Monday, 29 January 2018


December is a month of short dark days, weeks that compete for gloominess and a month that seems to shudder to a halt with the indoor excesses of Christmas. Yet just a week or two later as the days  start to draw out in the new year there is a also a subtle change to the quality of the light. Now on sunny days it has a vibrancy that was missing in December and comes with a gentle hint of the Spring to come. 

Ken Hill Woods last Friday, I quite liked the light
Last Friday was just such a day of promise, a clear night left a heavy morning frost that coated the cars windscreen with a thin layer of ice. In the local woods at lunchtime a bumblebee sat in a stupor on the ground woken to early from its winter sleep, the vibrant yellow flowers of a Gorse bush were out a little early for pollinators like the unfortunate bee. As I enjoyed my walk snatches of Great Tit and Nuthatch song cut through the trees, whilst a large mixed flock of Long Tailed Tits, Goldcrests and Coal Tits reminded me that this was still January.

But it was something about the light on a woodland ride and how it brought out the colours of the bare trees that made me stop in my tracks and pull out my little compact camera. To the left of the ride sunlight streamed through a gap in the trees, creating a natural spotlight at 45 degrees. This light hit the bronze leaf litter on the forest floor and reflected back up onto the white bark of the silver birches that edged the ride. Behind all this a belt of conifers suffused with the same winter light gave a soft green background to the scene.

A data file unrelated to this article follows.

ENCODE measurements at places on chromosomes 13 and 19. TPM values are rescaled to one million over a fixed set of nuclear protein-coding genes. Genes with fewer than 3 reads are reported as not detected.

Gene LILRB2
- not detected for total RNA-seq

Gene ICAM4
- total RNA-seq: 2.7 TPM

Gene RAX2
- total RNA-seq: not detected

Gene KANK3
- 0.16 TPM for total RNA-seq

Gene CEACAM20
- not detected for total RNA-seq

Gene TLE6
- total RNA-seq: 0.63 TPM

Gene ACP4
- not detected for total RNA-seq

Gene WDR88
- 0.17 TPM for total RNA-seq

This viewpoint is one that I have passed many times before, it is on one of my favourite walks through these woods, a walk I do probably at least once a week throughout the year. It is pleasant but it doesn't normally having me pausing and reaching for my camera. But today what for me briefly lifted the scene was the light helping me see a different view and bringing this bend in a path in the woods to life.

As I stood and tried to capture an image that would go someway to capture the spirit of the scene in front of me, I was acutely aware of the transient nature of what I was enjoying. All it would take for the magic to fade would be a change in the position of the sun as the afternoon wore on, or a light breeze pushing in some cloud and with it turning off the magical soft winter light.

I carefully composed my image and pressed the shutter button, then after taking one last look at the scene in front of me continued my walk around the wood and eventually back to my office and a full afternoons work at my computer.

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